COLUMBUS – Tuesday was Freedom of Information Day, part of Sunshine Week, which highlights the need to ensure that government isn’t kept behind closed doors.
Dennis Hetzel, executive director of the Ohio Newspaper Association, said the annual observance began in 2003 as a reminder of the power of the First Amendment and the crucial service journalism provides for the country. He said the media protects Americans’ “right to know.”
“It’s particularly appropriate for us to be thinking about that when we’re in an election year, where there’s a lot of charges and counter-charges going on about the news media,” he said. “Sometimes, we need to just sit back and think about what life would be like without local journalism, without the watchdog role that newspapers play.”
The Freedom of Information Act was passed in 1966, essentially giving citizens the right to access information from the federal government. Hetzel, who also serves as president of the Ohio Coalition for Open Government. said people sometimes don’t realize how important the law is until it impacts their lives.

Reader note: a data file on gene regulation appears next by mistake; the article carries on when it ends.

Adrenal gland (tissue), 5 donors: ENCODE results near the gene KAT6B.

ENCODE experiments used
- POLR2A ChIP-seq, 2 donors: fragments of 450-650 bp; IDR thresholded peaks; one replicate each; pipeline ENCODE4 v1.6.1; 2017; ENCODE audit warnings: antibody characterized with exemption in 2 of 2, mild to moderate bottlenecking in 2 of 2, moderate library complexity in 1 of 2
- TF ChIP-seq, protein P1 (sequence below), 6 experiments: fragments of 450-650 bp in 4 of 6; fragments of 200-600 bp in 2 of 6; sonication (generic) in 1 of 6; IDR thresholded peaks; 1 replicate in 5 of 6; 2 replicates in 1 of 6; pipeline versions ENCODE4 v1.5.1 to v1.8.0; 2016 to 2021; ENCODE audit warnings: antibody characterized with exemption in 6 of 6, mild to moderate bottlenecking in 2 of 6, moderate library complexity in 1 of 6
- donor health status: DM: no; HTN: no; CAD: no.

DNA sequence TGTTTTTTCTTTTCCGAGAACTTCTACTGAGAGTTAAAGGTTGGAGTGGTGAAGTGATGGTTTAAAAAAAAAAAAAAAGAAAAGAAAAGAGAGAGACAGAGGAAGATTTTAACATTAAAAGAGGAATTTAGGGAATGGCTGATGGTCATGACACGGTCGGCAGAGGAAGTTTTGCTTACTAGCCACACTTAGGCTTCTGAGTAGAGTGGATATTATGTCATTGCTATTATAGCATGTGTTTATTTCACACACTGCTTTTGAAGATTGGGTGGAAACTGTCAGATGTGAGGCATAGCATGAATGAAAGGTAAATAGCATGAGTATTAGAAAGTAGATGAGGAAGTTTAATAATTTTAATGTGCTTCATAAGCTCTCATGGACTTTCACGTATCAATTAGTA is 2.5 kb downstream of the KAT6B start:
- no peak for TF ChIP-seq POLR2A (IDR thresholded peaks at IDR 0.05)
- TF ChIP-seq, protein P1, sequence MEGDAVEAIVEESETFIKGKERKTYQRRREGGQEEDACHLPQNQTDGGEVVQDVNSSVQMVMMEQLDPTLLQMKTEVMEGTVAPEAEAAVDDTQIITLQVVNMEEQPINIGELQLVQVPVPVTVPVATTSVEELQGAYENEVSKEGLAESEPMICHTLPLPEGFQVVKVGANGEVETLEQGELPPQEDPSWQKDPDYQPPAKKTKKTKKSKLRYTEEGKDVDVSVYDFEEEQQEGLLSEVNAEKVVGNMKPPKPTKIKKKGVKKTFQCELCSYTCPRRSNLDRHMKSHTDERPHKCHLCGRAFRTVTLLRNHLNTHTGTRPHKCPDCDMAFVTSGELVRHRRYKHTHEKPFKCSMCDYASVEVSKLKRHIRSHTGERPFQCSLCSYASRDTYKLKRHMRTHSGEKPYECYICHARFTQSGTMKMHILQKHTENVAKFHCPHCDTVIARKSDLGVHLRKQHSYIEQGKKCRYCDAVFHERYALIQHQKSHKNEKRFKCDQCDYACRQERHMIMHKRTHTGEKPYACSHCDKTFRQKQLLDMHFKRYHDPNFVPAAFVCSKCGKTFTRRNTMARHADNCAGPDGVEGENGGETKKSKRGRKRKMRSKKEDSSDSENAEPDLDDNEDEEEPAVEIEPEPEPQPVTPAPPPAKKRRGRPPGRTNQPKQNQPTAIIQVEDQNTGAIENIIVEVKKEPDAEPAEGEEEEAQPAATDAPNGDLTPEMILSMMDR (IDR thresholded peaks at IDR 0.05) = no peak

“Somebody wants to put up a large housing complex right down the street from you, and you didn’t know there was a zoning hearing. Maybe it was all done in secret,” he said. “You’re doing genealogical research on your grandmother and you need to find her birth record, or something of that nature.”
The federal government processed a record 769,000 Freedom of Information Act requests in 2015, and reduced its backlog of pending requests by about 35 percent. Hetzel said laws regarding access to information can always be improved to recognize modern-day challenges.
“Government, like everything else, creates this immense volume of information,” he said. “It can become harder to search and find information, and it can take time for officials, but that can’t be used as an excuse to deny access to information.”
Civic groups, news organizations and libraries in Ohio are among those holding events this week to build awareness of the importance of open government in American society.
More information is online at foia.gov.